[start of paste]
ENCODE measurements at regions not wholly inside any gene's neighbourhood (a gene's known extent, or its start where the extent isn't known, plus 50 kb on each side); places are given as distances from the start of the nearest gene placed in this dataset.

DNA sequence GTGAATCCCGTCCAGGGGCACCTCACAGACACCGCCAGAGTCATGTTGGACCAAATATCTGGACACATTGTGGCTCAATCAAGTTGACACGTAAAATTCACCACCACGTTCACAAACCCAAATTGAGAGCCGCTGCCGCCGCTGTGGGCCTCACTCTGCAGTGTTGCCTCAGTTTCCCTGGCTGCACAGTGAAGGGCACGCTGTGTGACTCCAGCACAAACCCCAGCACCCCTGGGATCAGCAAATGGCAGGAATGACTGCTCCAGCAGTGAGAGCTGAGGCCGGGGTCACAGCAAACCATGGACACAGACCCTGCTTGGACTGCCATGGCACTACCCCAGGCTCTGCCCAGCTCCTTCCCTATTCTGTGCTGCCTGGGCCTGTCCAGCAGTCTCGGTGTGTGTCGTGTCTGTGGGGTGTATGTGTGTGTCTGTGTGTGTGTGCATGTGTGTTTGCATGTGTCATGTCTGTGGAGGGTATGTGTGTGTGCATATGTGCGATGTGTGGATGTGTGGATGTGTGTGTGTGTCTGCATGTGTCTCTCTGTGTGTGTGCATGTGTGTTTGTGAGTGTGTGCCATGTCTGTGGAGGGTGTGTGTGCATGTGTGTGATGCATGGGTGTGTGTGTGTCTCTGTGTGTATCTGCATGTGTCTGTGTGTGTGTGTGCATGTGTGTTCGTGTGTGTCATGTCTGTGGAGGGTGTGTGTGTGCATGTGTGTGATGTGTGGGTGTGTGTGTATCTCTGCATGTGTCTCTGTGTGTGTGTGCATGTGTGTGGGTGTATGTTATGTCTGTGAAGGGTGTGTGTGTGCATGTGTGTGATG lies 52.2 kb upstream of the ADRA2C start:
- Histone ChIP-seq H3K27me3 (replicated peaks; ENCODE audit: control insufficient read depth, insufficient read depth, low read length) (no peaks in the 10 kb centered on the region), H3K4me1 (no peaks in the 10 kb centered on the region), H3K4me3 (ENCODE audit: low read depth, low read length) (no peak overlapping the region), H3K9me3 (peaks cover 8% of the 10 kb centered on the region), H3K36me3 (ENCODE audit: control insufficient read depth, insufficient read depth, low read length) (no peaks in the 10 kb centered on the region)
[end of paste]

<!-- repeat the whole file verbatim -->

ENCODE measurements at regions not wholly inside any gene's neighbourhood (a gene's known extent, or its start where the extent isn't known, plus 50 kb on each side); places are given as distances from the start of the nearest gene placed in this dataset.

DNA sequence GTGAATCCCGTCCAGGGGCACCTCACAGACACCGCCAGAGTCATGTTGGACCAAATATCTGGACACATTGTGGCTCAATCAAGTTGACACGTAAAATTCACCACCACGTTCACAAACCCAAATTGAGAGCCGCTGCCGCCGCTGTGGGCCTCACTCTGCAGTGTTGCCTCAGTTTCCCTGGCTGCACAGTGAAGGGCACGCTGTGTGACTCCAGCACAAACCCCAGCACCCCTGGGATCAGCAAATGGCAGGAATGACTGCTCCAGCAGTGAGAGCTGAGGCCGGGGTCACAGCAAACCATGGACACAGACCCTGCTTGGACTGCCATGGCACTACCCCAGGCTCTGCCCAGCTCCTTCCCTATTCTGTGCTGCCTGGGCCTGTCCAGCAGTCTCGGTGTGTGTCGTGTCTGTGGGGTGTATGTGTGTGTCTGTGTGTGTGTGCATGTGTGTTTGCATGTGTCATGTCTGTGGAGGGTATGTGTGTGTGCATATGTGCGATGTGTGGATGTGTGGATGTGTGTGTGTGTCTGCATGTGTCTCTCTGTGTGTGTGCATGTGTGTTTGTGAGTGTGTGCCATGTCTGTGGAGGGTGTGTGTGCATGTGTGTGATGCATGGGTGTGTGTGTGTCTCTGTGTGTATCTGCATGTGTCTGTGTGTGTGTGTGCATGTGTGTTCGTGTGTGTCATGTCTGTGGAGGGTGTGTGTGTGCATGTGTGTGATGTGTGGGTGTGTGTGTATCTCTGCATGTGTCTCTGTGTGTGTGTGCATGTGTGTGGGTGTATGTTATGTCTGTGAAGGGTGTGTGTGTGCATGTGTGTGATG lies 52.2 kb upstream of the ADRA2C start:
- Histone ChIP-seq H3K27me3 (replicated peaks; ENCODE audit: control insufficient read depth, insufficient read depth, low read length) (no peaks in the 10 kb centered on the region), H3K4me1 (no peaks in the 10 kb centered on the region), H3K4me3 (ENCODE audit: low read depth, low read length) (no peak overlapping the region), H3K9me3 (peaks cover 8% of the 10 kb centered on the region), H3K36me3 (ENCODE audit: control insufficient read depth, insufficient read depth, low read length) (no peaks in the 10 kb centered on the region)